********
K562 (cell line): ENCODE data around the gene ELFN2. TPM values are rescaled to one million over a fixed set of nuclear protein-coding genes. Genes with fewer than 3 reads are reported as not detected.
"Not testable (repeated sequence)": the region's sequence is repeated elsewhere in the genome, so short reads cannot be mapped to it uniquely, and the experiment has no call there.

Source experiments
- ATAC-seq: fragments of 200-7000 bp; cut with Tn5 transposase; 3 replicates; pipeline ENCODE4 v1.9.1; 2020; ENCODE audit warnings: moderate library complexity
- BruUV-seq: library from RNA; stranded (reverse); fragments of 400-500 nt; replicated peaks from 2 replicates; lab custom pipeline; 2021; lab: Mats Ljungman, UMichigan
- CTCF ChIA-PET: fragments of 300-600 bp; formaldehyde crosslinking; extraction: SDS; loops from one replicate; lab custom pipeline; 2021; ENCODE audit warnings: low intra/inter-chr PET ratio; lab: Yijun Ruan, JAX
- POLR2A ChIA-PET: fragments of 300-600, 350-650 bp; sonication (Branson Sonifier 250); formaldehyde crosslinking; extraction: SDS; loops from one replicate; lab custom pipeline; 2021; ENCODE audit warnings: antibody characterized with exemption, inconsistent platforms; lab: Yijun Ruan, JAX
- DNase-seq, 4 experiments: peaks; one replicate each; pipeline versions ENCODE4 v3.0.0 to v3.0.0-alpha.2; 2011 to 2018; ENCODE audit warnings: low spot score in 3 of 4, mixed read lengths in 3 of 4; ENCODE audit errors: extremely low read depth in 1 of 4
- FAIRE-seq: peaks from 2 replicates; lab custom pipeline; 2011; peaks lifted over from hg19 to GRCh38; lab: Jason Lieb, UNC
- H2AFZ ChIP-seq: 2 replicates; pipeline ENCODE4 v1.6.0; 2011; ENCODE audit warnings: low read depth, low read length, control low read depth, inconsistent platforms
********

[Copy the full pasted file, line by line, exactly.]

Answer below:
K562 (cell line): ENCODE data around the gene ELFN2. TPM values are rescaled to one million over a fixed set of nuclear protein-coding genes. Genes with fewer than 3 reads are reported as not detected.
"Not testable (repeated sequence)": the region's sequence is repeated elsewhere in the genome, so short reads cannot be mapped to it uniquely, and the experiment has no call there.

Source experiments
- ATAC-seq: fragments of 200-7000 bp; cut with Tn5 transposase; 3 replicates; pipeline ENCODE4 v1.9.1; 2020; ENCODE audit warnings: moderate library complexity
- BruUV-seq: library from RNA; stranded (reverse); fragments of 400-500 nt; replicated peaks from 2 replicates; lab custom pipeline; 2021; lab: Mats Ljungman, UMichigan
- CTCF ChIA-PET: fragments of 300-600 bp; formaldehyde crosslinking; extraction: SDS; loops from one replicate; lab custom pipeline; 2021; ENCODE audit warnings: low intra/inter-chr PET ratio; lab: Yijun Ruan, JAX
- POLR2A ChIA-PET: fragments of 300-600, 350-650 bp; sonication (Branson Sonifier 250); formaldehyde crosslinking; extraction: SDS; loops from one replicate; lab custom pipeline; 2021; ENCODE audit warnings: antibody characterized with exemption, inconsistent platforms; lab: Yijun Ruan, JAX
- DNase-seq, 4 experiments: peaks; one replicate each; pipeline versions ENCODE4 v3.0.0 to v3.0.0-alpha.2; 2011 to 2018; ENCODE audit warnings: low spot score in 3 of 4, mixed read lengths in 3 of 4; ENCODE audit errors: extremely low read depth in 1 of 4
- FAIRE-seq: peaks from 2 replicates; lab custom pipeline; 2011; peaks lifted over from hg19 to GRCh38; lab: Jason Lieb, UNC
- H2AFZ ChIP-seq: 2 replicates; pipeline ENCODE4 v1.6.0; 2011; ENCODE audit warnings: low read depth, low read length, control low read depth, inconsistent platforms